My mother and father holding me at Chatham Manor (1980)

In the 1980s, my father was a struggling stockbroker who could barely afford to make payments on the mortgage. This resulted in frequent heated arguments about money or a lack thereof. Throughout their marriage, my father struggled to keep up with my mother’s insatiable spending habits. I have dedicated many hours to psychoanalyzing why my mother felt the need to constantly obtain new possessions. I have come to the conclusion that her behaviors were a means of filling a deep void inside of her.


My mother was adopted in the early 1950s. Although this was common knowledge among her friends growing up, she never personally told me this. I only found out when I became sick with a rare form of hepatitis in college. The doctors were considering genetic testing and wanted to know my family’s medical history. I asked my father if there was any history of liver problems on either side of the family. This is when he disclosed that my mother’s side of the family was a black box. My mother knew nothing about her biological family.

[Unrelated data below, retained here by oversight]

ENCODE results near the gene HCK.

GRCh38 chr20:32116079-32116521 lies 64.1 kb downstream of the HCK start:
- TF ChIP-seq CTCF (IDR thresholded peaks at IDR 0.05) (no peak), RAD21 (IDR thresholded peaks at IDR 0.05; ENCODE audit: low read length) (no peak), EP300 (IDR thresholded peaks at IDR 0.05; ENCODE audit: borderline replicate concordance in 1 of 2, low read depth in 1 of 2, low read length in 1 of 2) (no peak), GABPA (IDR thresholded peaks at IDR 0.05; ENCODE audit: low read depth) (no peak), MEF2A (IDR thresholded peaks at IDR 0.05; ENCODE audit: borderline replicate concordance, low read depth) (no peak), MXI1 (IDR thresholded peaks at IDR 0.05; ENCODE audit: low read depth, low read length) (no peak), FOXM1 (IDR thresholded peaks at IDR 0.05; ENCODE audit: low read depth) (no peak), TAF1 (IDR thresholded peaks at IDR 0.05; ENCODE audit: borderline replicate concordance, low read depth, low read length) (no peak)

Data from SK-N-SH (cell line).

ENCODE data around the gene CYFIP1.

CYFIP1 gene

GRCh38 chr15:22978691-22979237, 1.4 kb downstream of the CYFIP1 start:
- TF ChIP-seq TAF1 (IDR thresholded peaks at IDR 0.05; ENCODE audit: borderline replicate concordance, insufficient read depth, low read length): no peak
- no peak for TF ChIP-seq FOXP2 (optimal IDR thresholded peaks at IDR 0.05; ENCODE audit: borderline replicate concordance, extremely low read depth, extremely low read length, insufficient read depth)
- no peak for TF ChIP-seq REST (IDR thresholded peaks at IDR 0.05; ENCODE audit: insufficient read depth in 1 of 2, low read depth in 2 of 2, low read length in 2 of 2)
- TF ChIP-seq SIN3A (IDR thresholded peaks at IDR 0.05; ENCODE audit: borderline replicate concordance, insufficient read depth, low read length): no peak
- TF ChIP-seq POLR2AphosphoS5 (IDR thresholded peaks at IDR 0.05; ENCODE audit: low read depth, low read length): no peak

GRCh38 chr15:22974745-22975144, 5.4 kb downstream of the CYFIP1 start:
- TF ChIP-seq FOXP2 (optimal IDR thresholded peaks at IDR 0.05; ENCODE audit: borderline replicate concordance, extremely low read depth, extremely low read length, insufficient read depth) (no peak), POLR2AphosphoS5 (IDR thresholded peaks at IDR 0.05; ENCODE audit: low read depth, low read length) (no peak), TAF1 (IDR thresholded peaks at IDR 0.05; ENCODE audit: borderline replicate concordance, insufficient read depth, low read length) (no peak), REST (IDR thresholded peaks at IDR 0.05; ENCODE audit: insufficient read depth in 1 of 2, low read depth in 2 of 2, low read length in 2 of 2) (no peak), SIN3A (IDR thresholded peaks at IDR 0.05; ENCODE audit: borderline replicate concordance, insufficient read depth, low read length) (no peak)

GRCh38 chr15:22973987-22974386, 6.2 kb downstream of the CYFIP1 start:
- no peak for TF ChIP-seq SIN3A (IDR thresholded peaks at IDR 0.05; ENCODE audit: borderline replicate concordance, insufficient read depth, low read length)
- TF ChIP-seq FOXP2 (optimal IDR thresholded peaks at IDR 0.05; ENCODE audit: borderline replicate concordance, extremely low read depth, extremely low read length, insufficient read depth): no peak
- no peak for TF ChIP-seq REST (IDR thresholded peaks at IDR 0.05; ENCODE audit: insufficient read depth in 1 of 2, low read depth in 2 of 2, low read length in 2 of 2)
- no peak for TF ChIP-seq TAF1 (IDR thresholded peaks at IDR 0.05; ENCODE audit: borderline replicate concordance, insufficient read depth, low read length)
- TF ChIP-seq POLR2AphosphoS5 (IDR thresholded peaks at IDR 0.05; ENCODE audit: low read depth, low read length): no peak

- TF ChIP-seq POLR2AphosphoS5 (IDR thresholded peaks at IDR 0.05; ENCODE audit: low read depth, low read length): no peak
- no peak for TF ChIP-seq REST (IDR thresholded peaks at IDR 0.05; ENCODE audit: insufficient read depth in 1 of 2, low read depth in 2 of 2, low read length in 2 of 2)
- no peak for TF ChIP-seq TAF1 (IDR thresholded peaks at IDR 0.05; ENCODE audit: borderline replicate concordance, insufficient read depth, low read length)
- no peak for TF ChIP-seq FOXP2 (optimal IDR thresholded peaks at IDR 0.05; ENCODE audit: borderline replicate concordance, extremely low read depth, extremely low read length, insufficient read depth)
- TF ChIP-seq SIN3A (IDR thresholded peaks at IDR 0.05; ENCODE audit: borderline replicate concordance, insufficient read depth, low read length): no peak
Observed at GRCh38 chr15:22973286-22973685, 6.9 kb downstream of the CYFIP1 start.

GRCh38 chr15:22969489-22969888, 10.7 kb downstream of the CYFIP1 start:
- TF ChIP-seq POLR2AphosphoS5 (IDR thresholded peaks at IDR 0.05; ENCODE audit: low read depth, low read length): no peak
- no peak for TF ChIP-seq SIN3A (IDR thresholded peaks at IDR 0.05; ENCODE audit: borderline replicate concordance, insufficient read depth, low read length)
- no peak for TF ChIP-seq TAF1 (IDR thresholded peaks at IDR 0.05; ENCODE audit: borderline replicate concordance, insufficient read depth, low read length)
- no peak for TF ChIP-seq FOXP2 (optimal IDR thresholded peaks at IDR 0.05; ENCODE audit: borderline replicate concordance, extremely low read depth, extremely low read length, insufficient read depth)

After her death in 2017, we had the opportunity to view some of the original adoption documents. My mother was not adopted as a newborn. She was nearly 2 and a half years old when she was handed off to my grandmother and grandfather. Raising my own children, I can’t imagine how psychologically damaging that would be if one day my parents left me at a huge scary house with people I had never met before. Not only that, but they changed my mother’s name from Sarah to Susan.


My mother's graduation photo (1969)

From what I can glean, my grandmother was a wicked woman. Hyper-controlling and prone to fits of rage, I have little doubt that she was physically and emotionally abusive to my mother. Indeed, I have vivid memories of her directing those same outbursts towards me when I was a child. When my grandmother developed Alzheimer’s, she would incessantly call our house. I recall picking up the phone one time and, on the other end, my grandmother was yelling an endless stream of profanity laced invectives that were so vulgar they would make a gangster rapper blush.


All this to say, my mother did not have a happy childhood. Feeling abandoned by her own family and unloved by her adopted parents, I believe she harbored a deep sense of unworthiness. This soul-crushing pain is what fueled her addiction to alcohol, nicotine and shopping. Rather than confront the brokenness, she masked her sadness with small infusions of pleasure. Unfortunately, over time, those small infusions became a constant flow that resulted in a perpetual numbing.